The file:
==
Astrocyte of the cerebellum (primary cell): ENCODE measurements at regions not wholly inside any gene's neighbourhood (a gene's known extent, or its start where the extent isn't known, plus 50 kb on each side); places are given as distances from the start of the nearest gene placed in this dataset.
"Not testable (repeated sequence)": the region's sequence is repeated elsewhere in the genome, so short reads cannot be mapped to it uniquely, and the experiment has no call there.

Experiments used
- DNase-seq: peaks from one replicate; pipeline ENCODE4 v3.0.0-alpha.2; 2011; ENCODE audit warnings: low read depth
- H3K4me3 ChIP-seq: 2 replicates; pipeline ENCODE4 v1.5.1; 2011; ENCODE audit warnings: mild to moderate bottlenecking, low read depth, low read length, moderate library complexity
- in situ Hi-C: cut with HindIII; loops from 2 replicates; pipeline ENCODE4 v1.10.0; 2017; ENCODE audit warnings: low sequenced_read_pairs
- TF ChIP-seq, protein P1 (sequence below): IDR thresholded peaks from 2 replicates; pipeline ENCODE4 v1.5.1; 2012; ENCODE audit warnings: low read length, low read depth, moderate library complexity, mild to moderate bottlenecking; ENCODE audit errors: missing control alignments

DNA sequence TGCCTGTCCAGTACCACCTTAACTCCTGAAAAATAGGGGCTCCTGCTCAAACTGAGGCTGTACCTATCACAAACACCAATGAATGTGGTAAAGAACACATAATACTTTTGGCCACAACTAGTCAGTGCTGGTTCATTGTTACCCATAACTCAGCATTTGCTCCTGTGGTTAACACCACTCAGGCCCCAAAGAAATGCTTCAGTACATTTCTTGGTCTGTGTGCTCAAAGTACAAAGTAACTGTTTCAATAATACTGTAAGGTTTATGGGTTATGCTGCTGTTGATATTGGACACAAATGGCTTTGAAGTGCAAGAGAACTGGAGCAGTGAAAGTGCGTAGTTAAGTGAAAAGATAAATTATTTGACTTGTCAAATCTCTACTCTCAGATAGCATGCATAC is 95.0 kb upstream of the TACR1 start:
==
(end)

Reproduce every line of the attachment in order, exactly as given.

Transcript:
Astrocyte of the cerebellum (primary cell): ENCODE measurements at regions not wholly inside any gene's neighbourhood (a gene's known extent, or its start where the extent isn't known, plus 50 kb on each side); places are given as distances from the start of the nearest gene placed in this dataset.
"Not testable (repeated sequence)": the region's sequence is repeated elsewhere in the genome, so short reads cannot be mapped to it uniquely, and the experiment has no call there.

Experiments used
- DNase-seq: peaks from one replicate; pipeline ENCODE4 v3.0.0-alpha.2; 2011; ENCODE audit warnings: low read depth
- H3K4me3 ChIP-seq: 2 replicates; pipeline ENCODE4 v1.5.1; 2011; ENCODE audit warnings: mild to moderate bottlenecking, low read depth, low read length, moderate library complexity
- in situ Hi-C: cut with HindIII; loops from 2 replicates; pipeline ENCODE4 v1.10.0; 2017; ENCODE audit warnings: low sequenced_read_pairs
- TF ChIP-seq, protein P1 (sequence below): IDR thresholded peaks from 2 replicates; pipeline ENCODE4 v1.5.1; 2012; ENCODE audit warnings: low read length, low read depth, moderate library complexity, mild to moderate bottlenecking; ENCODE audit errors: missing control alignments

DNA sequence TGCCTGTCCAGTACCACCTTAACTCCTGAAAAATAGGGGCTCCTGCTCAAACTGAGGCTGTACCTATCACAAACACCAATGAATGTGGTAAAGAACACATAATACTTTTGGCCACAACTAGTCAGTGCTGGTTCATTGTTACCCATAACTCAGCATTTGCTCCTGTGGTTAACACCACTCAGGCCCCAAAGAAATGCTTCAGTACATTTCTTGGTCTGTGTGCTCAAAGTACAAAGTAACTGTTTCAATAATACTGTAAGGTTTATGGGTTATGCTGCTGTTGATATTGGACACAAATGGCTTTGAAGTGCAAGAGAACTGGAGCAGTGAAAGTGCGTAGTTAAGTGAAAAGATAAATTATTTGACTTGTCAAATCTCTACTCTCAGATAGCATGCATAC is 95.0 kb upstream of the TACR1 start: